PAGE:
Evergrande’s problems are highly unlikely to create a systemic risk. The company does have a large debt burden, but it is insignificant given the scale of China’s financial system. Evergrande’s total liabilities are roughly equal to 1% of total bank loans outstanding in China, and to about 0.6% of aggregate credit outstanding. Moreover, according to the company’s financial disclosures, Evergrande’s total assets are greater than their total liabilities.
These comments come from Matthews Asia, managers of the BMO Asian Growth and Income Fund and LGM, managers of the BMO Greater China Class Fund
Evergrande – Q&A with Andy Rothman, Matthews Investment Strategist
Are Evergrande’s problems a reflection of systemic weakness in China’s residential property market?
China’s housing market is generally sound and has not been generating the kind of financial system risks that developed in the U.S. during the decade prior to the Global Financial Crisis, in part because China’s regulators have learned from our mistakes. Chinese banks have not been permitted to make irresponsible mortgage loans, and homebuyers are required to put down a lot of cash. There is very little mortgage securitization and most banks hold mortgages through maturity, so they have a clear incentive to avoid lending to risky borrowers.
Recently, however, Chinese regulators have become concerned about debt levels among developers, and put in place new regulations to manage that potential risk. Those regulations have led to slower growth in new home sales, which has stressed some developers, including Evergrande.
Tighter government policies led to a similar slowdown in 2014, which contributed to conditions which led one developer to restructure, and another to default on dollar-denominated bonds.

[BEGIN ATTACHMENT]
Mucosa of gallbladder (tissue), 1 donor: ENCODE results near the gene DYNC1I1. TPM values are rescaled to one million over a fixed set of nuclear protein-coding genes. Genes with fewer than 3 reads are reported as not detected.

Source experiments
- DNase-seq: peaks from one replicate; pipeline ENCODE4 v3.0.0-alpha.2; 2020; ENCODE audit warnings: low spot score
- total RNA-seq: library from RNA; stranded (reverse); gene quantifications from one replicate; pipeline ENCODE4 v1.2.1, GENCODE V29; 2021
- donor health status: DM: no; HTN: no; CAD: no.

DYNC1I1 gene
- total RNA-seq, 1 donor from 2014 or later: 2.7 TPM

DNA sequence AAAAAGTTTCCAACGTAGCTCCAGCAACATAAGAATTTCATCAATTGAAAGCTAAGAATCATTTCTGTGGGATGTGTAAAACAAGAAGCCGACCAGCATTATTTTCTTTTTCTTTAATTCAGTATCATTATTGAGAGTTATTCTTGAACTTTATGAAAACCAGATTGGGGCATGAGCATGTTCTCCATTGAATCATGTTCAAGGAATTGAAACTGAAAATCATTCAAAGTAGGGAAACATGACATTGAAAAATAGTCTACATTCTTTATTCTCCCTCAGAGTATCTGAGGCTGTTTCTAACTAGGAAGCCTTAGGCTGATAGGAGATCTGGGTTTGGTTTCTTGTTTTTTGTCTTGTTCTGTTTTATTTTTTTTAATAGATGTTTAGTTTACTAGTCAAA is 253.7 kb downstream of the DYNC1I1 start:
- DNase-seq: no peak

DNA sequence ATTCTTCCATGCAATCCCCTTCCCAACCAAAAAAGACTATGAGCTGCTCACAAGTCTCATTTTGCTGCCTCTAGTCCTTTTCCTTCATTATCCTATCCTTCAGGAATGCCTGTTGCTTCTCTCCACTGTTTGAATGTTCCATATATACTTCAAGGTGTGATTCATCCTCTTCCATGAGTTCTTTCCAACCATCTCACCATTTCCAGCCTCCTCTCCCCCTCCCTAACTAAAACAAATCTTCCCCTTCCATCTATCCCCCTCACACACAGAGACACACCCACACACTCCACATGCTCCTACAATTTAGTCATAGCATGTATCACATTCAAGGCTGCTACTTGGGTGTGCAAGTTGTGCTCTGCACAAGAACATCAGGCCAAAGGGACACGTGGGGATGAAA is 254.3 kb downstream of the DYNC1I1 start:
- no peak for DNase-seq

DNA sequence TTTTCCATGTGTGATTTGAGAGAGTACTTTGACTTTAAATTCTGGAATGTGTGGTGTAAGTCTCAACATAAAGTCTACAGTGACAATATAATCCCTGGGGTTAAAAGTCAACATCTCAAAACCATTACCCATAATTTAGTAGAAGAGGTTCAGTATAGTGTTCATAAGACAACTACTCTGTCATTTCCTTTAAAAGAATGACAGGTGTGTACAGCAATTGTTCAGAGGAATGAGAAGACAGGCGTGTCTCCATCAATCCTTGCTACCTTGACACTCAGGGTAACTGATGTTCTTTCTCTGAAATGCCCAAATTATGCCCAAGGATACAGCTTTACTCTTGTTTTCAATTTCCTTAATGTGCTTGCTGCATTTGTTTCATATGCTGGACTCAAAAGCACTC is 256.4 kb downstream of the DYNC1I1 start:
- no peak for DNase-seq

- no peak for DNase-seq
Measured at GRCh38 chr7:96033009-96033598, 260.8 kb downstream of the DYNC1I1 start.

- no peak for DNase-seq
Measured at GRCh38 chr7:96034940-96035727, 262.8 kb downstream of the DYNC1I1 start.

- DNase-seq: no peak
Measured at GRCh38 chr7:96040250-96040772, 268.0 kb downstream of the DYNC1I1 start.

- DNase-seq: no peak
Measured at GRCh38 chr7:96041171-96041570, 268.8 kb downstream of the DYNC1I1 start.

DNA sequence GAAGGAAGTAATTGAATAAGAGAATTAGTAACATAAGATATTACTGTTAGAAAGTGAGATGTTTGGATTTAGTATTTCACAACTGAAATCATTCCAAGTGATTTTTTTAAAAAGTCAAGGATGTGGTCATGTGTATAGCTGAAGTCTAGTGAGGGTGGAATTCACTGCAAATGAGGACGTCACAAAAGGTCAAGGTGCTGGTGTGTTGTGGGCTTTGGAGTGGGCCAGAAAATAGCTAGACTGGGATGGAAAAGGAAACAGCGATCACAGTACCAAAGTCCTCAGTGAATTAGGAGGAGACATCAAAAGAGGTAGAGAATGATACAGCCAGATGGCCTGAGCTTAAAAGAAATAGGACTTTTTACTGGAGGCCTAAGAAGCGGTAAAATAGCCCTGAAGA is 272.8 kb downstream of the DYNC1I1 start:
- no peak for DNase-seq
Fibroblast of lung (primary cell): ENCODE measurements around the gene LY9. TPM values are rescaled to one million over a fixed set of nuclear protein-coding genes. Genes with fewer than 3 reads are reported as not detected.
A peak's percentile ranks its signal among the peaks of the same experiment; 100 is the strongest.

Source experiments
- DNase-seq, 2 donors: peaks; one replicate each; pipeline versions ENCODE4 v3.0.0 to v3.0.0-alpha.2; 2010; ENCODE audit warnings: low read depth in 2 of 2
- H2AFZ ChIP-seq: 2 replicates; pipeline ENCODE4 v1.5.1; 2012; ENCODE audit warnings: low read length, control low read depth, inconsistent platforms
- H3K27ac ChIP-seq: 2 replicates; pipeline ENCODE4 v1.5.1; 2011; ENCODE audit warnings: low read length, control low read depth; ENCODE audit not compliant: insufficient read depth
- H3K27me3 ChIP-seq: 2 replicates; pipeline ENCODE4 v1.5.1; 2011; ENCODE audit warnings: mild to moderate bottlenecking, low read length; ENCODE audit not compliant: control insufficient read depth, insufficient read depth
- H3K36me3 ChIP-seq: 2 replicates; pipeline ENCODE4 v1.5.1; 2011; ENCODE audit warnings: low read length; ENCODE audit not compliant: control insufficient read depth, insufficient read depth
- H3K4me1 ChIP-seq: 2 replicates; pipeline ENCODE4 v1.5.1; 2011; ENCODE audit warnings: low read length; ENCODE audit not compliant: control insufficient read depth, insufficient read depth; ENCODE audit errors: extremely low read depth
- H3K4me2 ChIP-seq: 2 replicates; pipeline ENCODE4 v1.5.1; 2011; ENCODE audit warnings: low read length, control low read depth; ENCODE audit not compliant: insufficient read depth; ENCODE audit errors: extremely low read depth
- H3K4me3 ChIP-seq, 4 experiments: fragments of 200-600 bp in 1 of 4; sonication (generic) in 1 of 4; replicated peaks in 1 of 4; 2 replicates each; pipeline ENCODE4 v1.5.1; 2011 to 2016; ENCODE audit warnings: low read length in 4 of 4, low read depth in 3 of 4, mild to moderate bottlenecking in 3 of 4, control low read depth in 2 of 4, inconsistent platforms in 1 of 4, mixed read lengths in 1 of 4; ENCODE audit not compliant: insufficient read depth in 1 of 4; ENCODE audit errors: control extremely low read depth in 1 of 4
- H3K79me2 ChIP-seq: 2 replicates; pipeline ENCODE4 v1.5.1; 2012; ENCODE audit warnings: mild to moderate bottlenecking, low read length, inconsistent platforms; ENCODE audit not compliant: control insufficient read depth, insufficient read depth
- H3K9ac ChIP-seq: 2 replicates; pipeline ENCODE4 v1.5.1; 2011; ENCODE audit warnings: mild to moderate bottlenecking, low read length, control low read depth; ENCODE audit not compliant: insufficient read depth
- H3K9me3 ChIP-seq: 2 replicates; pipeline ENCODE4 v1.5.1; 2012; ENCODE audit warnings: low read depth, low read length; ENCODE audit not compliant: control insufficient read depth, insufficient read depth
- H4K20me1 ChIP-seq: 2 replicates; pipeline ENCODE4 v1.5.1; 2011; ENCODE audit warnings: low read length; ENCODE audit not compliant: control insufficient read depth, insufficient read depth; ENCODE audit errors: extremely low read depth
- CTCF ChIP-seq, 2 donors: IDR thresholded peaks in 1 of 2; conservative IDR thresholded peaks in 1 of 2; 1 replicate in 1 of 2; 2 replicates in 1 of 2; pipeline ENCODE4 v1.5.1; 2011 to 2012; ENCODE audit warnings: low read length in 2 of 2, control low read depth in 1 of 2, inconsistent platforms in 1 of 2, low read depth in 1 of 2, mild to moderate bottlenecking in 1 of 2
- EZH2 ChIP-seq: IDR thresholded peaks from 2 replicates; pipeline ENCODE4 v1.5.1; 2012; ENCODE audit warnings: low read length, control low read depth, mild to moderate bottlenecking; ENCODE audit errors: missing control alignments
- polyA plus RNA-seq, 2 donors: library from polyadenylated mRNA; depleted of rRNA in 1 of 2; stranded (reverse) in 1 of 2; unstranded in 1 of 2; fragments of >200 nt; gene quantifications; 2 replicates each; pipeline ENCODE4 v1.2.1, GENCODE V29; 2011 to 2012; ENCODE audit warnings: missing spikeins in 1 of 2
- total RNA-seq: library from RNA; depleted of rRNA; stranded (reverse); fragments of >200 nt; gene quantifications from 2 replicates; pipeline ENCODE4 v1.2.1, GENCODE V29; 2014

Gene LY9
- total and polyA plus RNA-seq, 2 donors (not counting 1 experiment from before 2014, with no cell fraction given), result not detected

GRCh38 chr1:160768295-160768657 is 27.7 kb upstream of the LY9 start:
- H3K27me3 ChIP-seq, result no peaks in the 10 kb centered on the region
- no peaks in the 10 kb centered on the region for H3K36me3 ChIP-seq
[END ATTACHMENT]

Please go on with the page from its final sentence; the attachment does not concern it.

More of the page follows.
Will the company’s inability to complete apartments for which buyers have already made down payments lead to social unrest?
We expect that the Chinese government to take an active role in managing the restructuring of Evergrande with a focus on completion and delivery of existing residential projects.
Similarly, we expect the restructuring to prioritize protection of retail investors in Evergrande’s wealth management products.
This would be consistent with the government’s continuing focus on maintaining social stability.
Perspective from Satya Patel, Portfolio Manager and Asian Credit Specialist
[In terms of Evergrande] “There are a few things I’ll mention. One is that much of Asia was on holiday on Monday & Tuesday, so some of the moves we’ve seen in both stocks and bonds were no doubt driven by technicals. Dealers didn’t want to take on risk starting late last week because they’d have to hold it for 4-5 days through the holiday, so that led to thin liquidity and a bit of a vacuum that tends to exaggerate price moves. It’ll be interesting to see how Asian markets open back up now for the rest of the week. Whether it goes up, down or stays the same, I think that’ll be more indicative of market direction than the last 2-3 days were.